The Lean Service Machine notes

Cynthia Karen Swank
Harvard Business Review
Oct. 2003

- Companies can introduce a lean system without significantly disrupting operations with a model cell – a fully functioning microcosm of its entire process, allowing managers to conduct experiments and smooth out kinks while working toward optimal design.
- Traditional production systems: large batches are processed at each step and are passed along only after an entire batch has been processed. At any given time, most of a batch in a traditional system is sitting waiting to be processed; it is costly excess inventory. Errors cannot be caught or addressed quickly, because if they occur, they tend to occur on a large scale.
- Established a baseline time for each element by determining how quickly an untrained person could do it, then challenged employees to make improvements and create shorter baseline times.
- Balancing work evenly eliminates unnecessary delays
- The key to successfully segregating complexity is to cluster tasks of similar levels of difficulty into separate groups with their own performance goals.
- Evaluated on and rewarded for objective results they could track themselves – rather than by their bosses’ subjective observations.

Always measure performance and productivity from the customer’s perspective
- Switch to measuring how its customers assess the company’s speed. Customer focused metrics help erode the ‘my work is all that matters’ mind set.
- Shop floor goals should be linked to the metrics that are applied to the CEO’s performance. Hoshin kanri, or policy deployment is the best way to align an organization’s activities with its strategic objectives.

A metric for CEO’s performance is the ratio of the co.’s total _____ expenses to he value of new ________.
The cell’s productivity directly affects this measure – as productivity increases, the _____ expense eventually decreases.
An employee may be evaluated by the # of ______ they process an hour, and the _____ team’s manager is assessed on the hourly # of ______ the team processes.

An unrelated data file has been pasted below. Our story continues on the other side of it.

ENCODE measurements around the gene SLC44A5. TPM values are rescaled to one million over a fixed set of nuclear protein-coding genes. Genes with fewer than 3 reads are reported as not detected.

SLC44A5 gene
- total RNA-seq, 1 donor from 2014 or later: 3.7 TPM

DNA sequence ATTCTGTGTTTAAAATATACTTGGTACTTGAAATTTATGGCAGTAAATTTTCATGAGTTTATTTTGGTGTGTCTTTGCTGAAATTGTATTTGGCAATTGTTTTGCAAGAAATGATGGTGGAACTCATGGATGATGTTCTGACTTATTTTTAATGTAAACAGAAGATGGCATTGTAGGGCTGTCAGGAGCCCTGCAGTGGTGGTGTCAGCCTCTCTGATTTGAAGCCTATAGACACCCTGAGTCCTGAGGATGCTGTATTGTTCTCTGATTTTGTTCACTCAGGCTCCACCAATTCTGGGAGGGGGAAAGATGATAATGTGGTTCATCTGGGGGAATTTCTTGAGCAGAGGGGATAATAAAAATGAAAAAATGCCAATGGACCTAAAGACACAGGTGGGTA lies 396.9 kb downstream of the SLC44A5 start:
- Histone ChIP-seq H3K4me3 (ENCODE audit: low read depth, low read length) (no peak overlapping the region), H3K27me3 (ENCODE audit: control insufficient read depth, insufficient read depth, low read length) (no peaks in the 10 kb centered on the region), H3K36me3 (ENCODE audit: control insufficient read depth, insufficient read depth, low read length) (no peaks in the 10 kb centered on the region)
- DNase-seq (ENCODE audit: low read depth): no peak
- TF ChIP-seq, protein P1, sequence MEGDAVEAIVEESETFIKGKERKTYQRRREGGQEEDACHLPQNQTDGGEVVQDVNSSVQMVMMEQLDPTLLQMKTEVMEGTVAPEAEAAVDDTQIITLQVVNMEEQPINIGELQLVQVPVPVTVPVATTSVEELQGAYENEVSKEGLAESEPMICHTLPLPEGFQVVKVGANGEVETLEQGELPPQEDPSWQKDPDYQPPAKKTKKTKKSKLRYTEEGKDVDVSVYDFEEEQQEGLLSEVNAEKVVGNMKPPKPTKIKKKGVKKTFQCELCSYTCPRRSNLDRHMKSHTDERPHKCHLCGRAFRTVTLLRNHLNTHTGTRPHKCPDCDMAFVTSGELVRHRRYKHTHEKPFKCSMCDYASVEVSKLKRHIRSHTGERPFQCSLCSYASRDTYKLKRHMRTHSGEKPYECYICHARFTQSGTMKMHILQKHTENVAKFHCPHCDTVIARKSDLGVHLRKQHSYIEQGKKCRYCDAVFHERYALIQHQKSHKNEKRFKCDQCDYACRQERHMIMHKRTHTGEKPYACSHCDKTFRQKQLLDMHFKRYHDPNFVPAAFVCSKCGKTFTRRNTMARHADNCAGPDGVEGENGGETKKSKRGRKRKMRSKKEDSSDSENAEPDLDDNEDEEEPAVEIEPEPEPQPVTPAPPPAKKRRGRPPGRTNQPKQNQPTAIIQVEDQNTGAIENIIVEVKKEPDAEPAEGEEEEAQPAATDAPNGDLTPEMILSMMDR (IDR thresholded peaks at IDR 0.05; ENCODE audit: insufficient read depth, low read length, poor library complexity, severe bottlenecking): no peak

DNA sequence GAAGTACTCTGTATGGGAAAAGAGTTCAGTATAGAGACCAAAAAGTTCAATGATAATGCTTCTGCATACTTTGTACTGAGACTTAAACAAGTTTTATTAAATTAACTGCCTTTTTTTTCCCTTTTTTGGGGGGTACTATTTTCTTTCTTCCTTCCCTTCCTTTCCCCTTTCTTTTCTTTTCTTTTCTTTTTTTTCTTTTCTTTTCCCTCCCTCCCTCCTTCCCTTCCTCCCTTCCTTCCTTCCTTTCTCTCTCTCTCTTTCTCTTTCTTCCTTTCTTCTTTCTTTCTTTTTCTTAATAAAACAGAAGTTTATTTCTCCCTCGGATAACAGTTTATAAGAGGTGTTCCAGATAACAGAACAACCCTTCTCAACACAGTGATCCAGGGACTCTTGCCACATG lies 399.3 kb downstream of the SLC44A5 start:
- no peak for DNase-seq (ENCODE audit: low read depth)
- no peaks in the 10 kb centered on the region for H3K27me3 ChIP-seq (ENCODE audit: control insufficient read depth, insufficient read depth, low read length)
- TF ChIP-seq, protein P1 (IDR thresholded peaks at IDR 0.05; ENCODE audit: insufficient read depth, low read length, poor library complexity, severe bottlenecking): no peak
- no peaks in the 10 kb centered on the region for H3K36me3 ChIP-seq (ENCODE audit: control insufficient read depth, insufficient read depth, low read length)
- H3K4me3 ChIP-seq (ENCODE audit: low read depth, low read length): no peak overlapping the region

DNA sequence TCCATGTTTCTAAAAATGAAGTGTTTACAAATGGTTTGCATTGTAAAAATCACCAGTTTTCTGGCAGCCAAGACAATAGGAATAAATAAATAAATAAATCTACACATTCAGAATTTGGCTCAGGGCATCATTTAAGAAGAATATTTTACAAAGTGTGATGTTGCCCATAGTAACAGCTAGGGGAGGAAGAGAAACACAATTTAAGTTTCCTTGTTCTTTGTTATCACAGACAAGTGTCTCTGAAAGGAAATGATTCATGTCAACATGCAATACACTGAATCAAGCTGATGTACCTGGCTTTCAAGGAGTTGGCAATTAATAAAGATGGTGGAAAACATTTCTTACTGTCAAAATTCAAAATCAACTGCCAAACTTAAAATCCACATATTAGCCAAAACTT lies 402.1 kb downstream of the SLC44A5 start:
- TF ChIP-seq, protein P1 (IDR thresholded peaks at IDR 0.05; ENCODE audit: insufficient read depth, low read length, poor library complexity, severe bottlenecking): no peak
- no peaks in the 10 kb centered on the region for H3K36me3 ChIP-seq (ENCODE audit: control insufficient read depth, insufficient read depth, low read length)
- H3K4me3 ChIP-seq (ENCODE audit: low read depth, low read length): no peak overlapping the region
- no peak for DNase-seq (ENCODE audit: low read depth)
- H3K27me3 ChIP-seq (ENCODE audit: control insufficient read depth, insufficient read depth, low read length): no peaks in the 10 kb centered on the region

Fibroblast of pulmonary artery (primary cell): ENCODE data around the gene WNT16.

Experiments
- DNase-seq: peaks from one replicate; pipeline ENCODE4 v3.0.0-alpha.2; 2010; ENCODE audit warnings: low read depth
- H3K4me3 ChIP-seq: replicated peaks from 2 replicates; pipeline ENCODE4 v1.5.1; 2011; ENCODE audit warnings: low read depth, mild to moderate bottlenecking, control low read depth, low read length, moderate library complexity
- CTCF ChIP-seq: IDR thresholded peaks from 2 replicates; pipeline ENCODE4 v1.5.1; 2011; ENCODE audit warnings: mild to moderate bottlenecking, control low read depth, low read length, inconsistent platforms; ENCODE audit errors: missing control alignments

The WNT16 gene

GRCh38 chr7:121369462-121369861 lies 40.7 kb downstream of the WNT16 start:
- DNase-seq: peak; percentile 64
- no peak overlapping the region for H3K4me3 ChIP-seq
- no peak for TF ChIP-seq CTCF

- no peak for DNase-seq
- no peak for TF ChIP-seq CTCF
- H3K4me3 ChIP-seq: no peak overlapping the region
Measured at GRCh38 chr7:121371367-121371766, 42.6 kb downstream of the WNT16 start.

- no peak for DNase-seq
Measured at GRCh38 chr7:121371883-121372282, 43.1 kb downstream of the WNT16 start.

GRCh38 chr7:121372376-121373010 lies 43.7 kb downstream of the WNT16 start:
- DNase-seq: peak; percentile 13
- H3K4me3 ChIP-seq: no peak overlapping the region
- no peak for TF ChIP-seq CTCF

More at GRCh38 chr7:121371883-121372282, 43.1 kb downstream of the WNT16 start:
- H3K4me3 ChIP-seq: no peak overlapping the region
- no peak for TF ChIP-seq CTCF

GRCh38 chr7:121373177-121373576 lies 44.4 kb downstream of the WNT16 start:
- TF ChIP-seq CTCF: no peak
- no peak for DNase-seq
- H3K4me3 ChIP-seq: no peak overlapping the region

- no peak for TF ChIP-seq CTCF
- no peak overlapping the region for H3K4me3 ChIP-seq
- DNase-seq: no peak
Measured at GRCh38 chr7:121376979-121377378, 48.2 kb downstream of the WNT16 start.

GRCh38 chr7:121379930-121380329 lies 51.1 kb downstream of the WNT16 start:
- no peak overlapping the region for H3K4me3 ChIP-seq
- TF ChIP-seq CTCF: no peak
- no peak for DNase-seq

The _____ manager’s boss, the CP is assessed according to the productivity of the ____ team and all the other steps in the process. These productivity rates affect the metric for the VP in charge of __________, a measure that is the same as the performance metric for the CEO.

The CEO’s success is directly linked to each frontline worker’s productivity. In this way, you have spread accountability and rewards throughout the system, rather than concentrating them at the top.

- Vendor selection criteria; alignment with you companies objectives, aggressive annual goal setting, and adoption of lean process that fit well with yours.
- Established baselines from which cell managers could set goals for the new processes.
- Divided operations according to the status of the customers and the complexity of the tasks.
- All proposals for automating processes now include a lean analysis; do not introduce automation in an area until lean principles have been applied and the new process has stabilized.
- To ensure effective knowledge transfer to operational management and frontline employees, it needed to communicate the “why” as well as the “how.” Everyone in the company needed to understand why the new process design was necessary and that it would require continual adjustment.
- Use a game to communicate the how & why of lean, where the winner has the highest profit (minus WIP and defects), and teams move from a batch to continuous flow process.
- How is profitability measured in my department?
- Who uses my work once I’m done, and what do they do with it?
- How close do I sit to the rest of my process team?
- Is my neighbour idle while I am scrambling to keep up the pace?
- Does work come in batches that allow a single step to become a bottleneck, or does work move forward 1 piece at a time?
- Are we waiting until the end of the process to check for errors, or are we inspecting at every point in the process?
- Are there steps that can be eliminated, and am I pushing management to implement changes?
- Visible participation of senior leadership emphasized the importance of this.
- Many tools were developed in the service industries; supermarket was based on an old concept in a service industry: retailing.